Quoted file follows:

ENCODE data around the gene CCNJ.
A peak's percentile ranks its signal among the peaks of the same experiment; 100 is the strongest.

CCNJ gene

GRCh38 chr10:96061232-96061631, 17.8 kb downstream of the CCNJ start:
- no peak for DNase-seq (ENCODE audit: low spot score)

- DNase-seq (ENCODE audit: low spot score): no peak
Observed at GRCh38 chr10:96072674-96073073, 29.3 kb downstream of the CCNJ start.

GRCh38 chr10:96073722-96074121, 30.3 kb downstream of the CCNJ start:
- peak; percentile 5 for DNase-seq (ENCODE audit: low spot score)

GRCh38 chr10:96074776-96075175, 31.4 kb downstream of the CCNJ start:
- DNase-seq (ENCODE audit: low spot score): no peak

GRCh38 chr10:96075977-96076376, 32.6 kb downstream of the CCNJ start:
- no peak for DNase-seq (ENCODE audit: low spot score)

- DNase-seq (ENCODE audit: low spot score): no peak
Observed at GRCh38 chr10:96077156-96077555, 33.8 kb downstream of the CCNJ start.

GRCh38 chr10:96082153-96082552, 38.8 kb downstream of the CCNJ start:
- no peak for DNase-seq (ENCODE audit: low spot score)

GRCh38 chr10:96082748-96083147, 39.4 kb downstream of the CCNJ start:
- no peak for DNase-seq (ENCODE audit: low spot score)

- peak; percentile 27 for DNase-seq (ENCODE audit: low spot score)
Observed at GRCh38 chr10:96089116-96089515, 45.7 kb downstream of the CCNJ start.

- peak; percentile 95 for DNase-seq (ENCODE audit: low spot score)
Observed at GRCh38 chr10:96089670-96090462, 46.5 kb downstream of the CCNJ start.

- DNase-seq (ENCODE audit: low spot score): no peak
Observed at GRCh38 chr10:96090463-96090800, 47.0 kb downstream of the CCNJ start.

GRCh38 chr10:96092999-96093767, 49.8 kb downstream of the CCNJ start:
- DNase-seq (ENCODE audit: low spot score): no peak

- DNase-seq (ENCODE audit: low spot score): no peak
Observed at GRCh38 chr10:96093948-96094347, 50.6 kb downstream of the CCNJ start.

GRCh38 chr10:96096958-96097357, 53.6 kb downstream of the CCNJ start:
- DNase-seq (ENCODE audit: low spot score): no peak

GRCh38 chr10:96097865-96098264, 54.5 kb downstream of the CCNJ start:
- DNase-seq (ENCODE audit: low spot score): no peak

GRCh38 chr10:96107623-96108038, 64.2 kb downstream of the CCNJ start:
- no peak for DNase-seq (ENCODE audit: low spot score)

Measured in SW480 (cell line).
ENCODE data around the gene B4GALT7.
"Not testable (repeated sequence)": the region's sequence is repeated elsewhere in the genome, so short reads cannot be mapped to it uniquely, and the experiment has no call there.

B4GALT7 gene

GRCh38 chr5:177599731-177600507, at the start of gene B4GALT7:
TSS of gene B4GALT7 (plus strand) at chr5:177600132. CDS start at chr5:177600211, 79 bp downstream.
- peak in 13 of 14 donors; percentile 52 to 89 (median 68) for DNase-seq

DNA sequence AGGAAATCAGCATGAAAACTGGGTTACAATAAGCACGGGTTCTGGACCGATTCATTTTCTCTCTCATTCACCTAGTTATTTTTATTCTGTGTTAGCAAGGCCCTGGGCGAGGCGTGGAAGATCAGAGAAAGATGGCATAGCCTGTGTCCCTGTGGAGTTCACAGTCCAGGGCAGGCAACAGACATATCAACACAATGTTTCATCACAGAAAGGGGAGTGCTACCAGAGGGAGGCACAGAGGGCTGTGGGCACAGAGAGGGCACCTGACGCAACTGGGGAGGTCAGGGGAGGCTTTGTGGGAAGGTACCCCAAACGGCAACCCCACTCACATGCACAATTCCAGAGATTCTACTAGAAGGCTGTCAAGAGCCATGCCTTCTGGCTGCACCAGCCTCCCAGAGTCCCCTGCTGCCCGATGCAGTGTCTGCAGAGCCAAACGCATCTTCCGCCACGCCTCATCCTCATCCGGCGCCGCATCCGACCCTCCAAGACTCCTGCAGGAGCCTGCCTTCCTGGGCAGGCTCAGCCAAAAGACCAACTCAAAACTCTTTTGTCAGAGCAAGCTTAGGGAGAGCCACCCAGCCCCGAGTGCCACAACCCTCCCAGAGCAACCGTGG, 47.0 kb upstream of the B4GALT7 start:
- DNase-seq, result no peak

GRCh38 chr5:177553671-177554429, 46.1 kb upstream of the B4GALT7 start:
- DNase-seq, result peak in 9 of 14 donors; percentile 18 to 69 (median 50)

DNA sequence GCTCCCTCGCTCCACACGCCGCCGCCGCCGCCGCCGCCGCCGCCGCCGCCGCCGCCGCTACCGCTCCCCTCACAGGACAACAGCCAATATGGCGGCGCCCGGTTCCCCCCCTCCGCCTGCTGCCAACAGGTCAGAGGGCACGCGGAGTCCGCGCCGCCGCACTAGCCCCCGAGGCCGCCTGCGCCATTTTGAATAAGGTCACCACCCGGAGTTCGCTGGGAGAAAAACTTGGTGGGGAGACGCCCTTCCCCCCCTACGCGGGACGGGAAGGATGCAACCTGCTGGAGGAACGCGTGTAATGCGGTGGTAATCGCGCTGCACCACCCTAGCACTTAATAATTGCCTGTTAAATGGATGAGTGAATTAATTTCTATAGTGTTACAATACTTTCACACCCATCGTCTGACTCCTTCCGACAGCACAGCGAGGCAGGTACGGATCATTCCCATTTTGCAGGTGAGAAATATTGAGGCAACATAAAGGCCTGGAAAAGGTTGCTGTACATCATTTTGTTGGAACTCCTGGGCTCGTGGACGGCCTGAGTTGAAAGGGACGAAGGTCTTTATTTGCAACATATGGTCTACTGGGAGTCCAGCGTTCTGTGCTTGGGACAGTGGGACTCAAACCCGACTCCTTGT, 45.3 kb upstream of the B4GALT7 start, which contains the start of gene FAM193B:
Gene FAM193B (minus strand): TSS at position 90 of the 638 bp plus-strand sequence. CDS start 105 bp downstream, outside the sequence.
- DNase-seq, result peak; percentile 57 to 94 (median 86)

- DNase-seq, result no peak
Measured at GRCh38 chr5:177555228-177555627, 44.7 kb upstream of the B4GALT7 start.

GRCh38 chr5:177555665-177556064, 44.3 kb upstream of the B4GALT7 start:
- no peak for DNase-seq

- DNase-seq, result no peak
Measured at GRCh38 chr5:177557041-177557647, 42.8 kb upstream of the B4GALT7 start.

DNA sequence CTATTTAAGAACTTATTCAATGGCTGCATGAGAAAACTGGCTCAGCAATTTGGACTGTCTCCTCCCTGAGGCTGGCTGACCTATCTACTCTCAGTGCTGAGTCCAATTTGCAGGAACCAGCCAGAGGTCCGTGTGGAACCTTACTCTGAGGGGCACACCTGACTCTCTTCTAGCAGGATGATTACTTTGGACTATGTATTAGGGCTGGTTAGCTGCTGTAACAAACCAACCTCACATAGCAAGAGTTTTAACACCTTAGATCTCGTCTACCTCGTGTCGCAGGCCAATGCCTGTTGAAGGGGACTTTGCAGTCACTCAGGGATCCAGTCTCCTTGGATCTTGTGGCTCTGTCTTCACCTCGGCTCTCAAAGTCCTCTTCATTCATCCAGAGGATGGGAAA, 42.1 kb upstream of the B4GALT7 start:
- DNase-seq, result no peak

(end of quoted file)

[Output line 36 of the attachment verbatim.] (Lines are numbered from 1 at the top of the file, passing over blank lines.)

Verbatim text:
Measured in SW480 (cell line).